Potez 40

The Potez 40 was a French three-engine, braced high-wing monoplane designed and built in response to a French government programme for colonial transport and policing aircraft duties.[1]

Potez 40
Role Colonial policing and transport aircraft
National origin France
Manufacturer Societe des Avions Henri Potez
First flight Late February - March 1931
Number built 1

Design and development

The Potez 40 was an all-metal aircraft covered with duralumin, longitudinally corrugated at approximately 100 mm (4 in) pitch throughout.[2] The wing was rectangular in plan apart from its rounded tips and was built around two I-section spars. On each side a parallel pair of airfoil section struts braced the wing from the forward and rear spars to the lower fuselage longeron.[1]

The fuselage was in three demountable parts.[3] The nose region forward of the pilot was smooth and slightly rounded but merged into a corrugated, flat sided and rectangular cross-section fuselage. The central Salmson 9Ab 172 kW (230 hp) nine cylinder radial engine was mounted on the extreme nose, completely uncowled and driving a two bladed propeller. The pilot's compartment had a shallow, framed and angled pair of plane windscreens just ahead of the wing leading edge with an internal door to the main cabin, which was lit by long, shallow side windows and accessed by a large triangular door defined by the lattice fuselage structure.[1] Just behind the wing trailing edge there was an open dorsal gunner's position, which at some point in the Type 40's development housed a pair of machine guns on a standard rotatable mounting[1][4] The detachable rear section carried the empennage, which was constructed in a similar way to the wings. In early drawings the fin was triangular and the rudder unbalanced[1] though this was modified by the time the Potez 40 was displayed, unflown, at the 1930 Paris Salon into a taller vertical tail with a clearly extended tip.[4] The horizontal tail was mounted near the base of the fin and was semi-elliptical, with straight leading edges and recessed elevators. It was braced from below with a pair of struts on both sides[1]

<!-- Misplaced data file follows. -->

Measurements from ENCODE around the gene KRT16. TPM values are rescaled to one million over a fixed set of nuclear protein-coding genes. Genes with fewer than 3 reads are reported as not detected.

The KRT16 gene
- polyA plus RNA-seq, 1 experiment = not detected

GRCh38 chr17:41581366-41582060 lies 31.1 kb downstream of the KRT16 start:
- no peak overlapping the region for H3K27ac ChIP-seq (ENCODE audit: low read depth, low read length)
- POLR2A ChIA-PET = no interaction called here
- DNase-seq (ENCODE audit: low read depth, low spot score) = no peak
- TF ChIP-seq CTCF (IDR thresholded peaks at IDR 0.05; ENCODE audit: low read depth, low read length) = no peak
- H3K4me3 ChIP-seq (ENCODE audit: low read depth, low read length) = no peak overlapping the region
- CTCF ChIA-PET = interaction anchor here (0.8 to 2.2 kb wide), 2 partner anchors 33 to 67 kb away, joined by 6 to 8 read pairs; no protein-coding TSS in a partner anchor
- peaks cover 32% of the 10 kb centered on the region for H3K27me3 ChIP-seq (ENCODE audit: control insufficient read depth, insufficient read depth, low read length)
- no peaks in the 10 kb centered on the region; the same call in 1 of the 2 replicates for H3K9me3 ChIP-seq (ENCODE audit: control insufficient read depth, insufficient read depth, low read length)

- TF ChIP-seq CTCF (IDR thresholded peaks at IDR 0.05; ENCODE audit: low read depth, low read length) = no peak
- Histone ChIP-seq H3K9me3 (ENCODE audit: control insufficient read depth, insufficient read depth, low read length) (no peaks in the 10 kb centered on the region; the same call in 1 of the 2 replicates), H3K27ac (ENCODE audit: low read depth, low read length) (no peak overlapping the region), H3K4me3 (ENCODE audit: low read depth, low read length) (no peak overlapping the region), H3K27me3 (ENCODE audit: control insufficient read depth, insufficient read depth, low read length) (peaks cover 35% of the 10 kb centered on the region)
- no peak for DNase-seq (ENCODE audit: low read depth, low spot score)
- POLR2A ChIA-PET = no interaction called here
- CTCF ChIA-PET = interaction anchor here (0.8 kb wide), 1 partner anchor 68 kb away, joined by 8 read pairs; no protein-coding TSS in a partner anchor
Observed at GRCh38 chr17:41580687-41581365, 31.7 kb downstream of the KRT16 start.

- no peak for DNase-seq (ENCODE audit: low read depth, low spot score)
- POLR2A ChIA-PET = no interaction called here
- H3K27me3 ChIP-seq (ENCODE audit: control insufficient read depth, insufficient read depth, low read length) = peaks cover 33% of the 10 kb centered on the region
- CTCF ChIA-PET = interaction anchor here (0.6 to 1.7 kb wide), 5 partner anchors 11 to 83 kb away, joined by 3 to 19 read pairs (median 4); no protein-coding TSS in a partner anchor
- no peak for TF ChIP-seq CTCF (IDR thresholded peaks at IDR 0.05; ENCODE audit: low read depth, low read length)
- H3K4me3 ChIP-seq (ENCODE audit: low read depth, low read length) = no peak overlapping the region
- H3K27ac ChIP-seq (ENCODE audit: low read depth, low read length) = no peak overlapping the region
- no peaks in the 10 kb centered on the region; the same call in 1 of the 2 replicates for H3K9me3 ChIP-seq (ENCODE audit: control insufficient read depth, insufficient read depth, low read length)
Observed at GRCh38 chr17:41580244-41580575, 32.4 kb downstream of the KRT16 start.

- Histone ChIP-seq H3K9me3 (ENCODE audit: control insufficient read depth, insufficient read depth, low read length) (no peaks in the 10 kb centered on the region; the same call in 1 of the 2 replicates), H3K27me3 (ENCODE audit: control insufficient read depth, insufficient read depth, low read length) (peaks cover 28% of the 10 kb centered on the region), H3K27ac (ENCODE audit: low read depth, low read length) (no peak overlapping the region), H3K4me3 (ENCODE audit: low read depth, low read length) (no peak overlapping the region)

The two outer Salmson engines were mounted, uncowled, on the forward wing bracing struts, with extended streamlined bodies behind them which connected to the rear bracing strut; the forward struts were reinforced by jury struts to the wing roots and the rear bracing struts by vertical jury struts to the rear spar.[1][4] The Potez 40 had a tailwheel undercarriage with its main legs with rubber shock absorbers mounted vertically below the outer engine extensions; the mainwheels were hinged on widely spaced V-Struts from the lower fuselage[1] and were sometimes enclosed under spats.[4]

The Potez 40 made it first flight at Méaulte around the end of February 1931[5] and after satisfactory initial trials[6] was flown to the military test centre at Villacoublay at the end of May 1931.[7] After a long period of modification, it returned to Villacoublay for competitive tests in late 1932.[8] In the interval it was tested with two other makes of engines and proposed as a commercial transport.[9] It was Potez's last three-engine design. By 1935, the development of the Potez 40 had been abandoned, and the airframe was offered for sale.[10]


Type 40-01
Salmson 9AB 9-cylinder radial engine.
Type 40-02
Lorraine Algol 9-cylinder radials.[9]
Type 40-03
Commercial transport version with Gnome-Rhône 7K Titan Major 7-cylinder radials.[9][11]

Specifications (40-01)

Data from Les Ailes (2 April 1931)[1]

General characteristics

  • Crew: One pilot
  • Capacity: mission dependent
  • Length: 14.40 m (47 ft 3 in)
  • Wingspan: 18.50 m (60 ft 8 in)
  • Height: 3.15 m (10 ft 4 in)
  • Wing area: 63 m2 (680 sq ft)
  • Airfoil: Clark YH
  • Empty weight: 2,582 kg (5,692 lb)
  • Gross weight: 4,270 kg (9,414 lb)
  • Powerplant: 3 × Salmson 9Ab 9-cylinder radial engine, 170 kW (230 hp) each
  • Propellers: 2-bladed


  • Maximum speed: 213 km/h (132 mph, 115 kn) at sea level
  • Service ceiling: 5,800 m (19,000 ft) estimated
  • Time to altitude: 22 min to 4,000 m (13,100 ft)
  • Take-off distance: 180 m (590 ft)
  • Landing distance: 200 m (660 ft)


  1. "Le Monoplan Henry Potez, type 40". Les Ailes. 1931 (511): 3. 2 April 1931.
  2. "Potez". Flight. Vol. XXII no. 50. 12 December 1930. p. 1433.
  3. "Paris Salon 1930". L'Aérophile. Vol. 1930. p. 117.
  4. "Potez 40". Retrieved 9 January 2015.
  5. "D'aérodrome en aérodrome - Méaulte". Les Ailes. 1931 (507): 12. 5 March 1931.
  6. "D'aérodrome en aérodrome - Méaulte". Les Ailes. 1931 (508): 12. 12 March 1931.
  7. "D'aérodrome en aérodrome - Méaulte". Les Ailes. 1931 (520): 12. 4 June 1931.
  8. "La Semaine - caption". Les Ailes. 1932 (594): 3. 3 November 1932.
  9. "D'aérodrome en aérodrome - Méaulte". Les Ailes. 1932 (565): 12. 14 April 1932.
  10. "Petite Annonces - Achat d'avions". Les Ailes. 1935 (728): 20. 30 May 1935.
  11. "D'aérodrome en aérodrome - Méaulte". Les Ailes. 1932 (574): 12. 16 June 1932.
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